Playing dominoes outdoors, Carlos Blandon used to stick out when sporting long sleeved shirts and pants. In Miami’s year round summer heat this get-up is less than appropriate, unless you are allergic to mosquitoes. Thankfully, there’s an app for that.
“It actually works,” Blandon said of the Bug Spray application on his iPhone. “I can be out in comfortable clothes without being bitten.”
The Bug Spray application emits a high-pitched sound that is supposed to repel biting insects like mosquitoes. This application is one of over 85,000 now available for the Apple iPhone; a number which continues to grow.
App downloads passed the 2 billion mark this September. They range from practical, to sheer novelty. Novelty apps like the “iFart”, which breaks various kinds of wind on command, have gained national attention appearing on television shows like The Daily Show with Jon Stewart and The Today Show.
The app business was expanded in Jan. 2008 to outside developers. Corey Cheng, the associate professor and program director of Music Engineering Technology at the UM Frost School of Music, headed a class in the spring in which every student created an iPhone app.
“There is a process to app development,” Cheng said. “Like in any other kind of programming, but the difference with Apple is that they charge to make you an official app developer.”
Apple has a special page for app creation. They walk you through it, step-by-step, some steps involving a $99 fee to begin the process, and the use of a costly mobile platform, an iPhone-like device that allows you to do the programming.
“They get their cut whether your app is a success or not,” Cheng said. “But if it is a success the possibilities are infinite; at least they were.”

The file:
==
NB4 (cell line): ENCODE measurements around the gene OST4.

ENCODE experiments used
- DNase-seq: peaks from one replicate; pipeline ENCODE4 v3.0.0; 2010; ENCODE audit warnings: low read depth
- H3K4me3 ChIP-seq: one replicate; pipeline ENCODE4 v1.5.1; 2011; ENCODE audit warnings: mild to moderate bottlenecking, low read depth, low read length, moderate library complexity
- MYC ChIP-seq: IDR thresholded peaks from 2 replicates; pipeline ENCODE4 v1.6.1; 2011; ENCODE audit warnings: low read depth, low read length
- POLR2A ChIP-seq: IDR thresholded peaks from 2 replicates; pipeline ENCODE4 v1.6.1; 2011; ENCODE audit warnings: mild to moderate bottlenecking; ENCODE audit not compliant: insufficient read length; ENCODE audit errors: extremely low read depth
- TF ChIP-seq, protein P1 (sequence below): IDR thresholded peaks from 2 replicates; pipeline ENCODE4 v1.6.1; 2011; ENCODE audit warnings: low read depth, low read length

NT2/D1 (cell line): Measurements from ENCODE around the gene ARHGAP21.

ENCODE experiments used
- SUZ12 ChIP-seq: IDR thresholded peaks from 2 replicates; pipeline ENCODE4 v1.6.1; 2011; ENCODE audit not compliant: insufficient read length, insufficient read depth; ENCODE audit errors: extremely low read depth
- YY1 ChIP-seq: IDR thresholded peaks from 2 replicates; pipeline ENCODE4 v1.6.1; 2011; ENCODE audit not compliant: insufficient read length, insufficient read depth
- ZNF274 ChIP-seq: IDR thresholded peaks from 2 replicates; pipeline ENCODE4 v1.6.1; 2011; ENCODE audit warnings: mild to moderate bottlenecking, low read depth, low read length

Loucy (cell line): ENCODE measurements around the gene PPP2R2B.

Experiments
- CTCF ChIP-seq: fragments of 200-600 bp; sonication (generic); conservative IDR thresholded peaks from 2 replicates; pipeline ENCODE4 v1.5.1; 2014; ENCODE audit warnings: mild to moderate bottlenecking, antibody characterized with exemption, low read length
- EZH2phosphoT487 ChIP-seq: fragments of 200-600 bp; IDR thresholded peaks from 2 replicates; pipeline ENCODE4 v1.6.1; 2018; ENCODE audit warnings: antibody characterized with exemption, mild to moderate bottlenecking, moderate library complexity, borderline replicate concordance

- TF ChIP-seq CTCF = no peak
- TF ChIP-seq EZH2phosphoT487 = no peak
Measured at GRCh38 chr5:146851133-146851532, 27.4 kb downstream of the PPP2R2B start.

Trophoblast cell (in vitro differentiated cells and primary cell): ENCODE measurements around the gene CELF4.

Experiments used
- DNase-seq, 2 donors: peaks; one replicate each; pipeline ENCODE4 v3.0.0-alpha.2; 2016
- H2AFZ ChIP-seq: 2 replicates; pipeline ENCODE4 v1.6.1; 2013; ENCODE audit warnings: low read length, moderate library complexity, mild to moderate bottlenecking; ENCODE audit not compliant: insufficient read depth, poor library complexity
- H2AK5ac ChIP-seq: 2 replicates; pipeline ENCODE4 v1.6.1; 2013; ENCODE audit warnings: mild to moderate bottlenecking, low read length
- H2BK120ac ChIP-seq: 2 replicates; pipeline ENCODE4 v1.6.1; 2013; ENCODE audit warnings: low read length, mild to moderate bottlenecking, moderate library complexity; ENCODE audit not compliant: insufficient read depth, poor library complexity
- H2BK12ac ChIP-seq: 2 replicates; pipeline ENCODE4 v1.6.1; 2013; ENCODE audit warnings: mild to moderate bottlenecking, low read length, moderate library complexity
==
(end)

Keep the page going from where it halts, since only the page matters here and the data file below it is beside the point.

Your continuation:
Take Pat O’Keefe, who participated in the class and has made considerable profits from iPhone apps. He sees the iPhone as a thing of the past.
“Technology is just racing along and the iPhone has pretty much reached its peak,” O’Keefe said. “I expect the same thing to happen with the new competition, programmers get rich quick and then the market gets saturated.”
The iPhone’s fiercest competition thus far is the Palm Pre, which has similar features, but hasn’t seen similar sales.
“People just aren’t drinking the Palm Pre Kool-Aid,” said Eric Humphrey, another one of Cheng’s students that went into the then-lucrative iPhone business with O’Keefe.
The iPhone’s biggest rival is already on the market, and is expected to release new models by the end of the year. The Android phones, developed by Google, have similar features, but have one key advantage over the iPhone.
“Androids aren’t locked into the Sprint network,” O’Keefe said. “That’s one important thing that they’ve got going for them. They work with Motorola, Verizon and T-Mobile, so they’ve got a lot more room to grow.”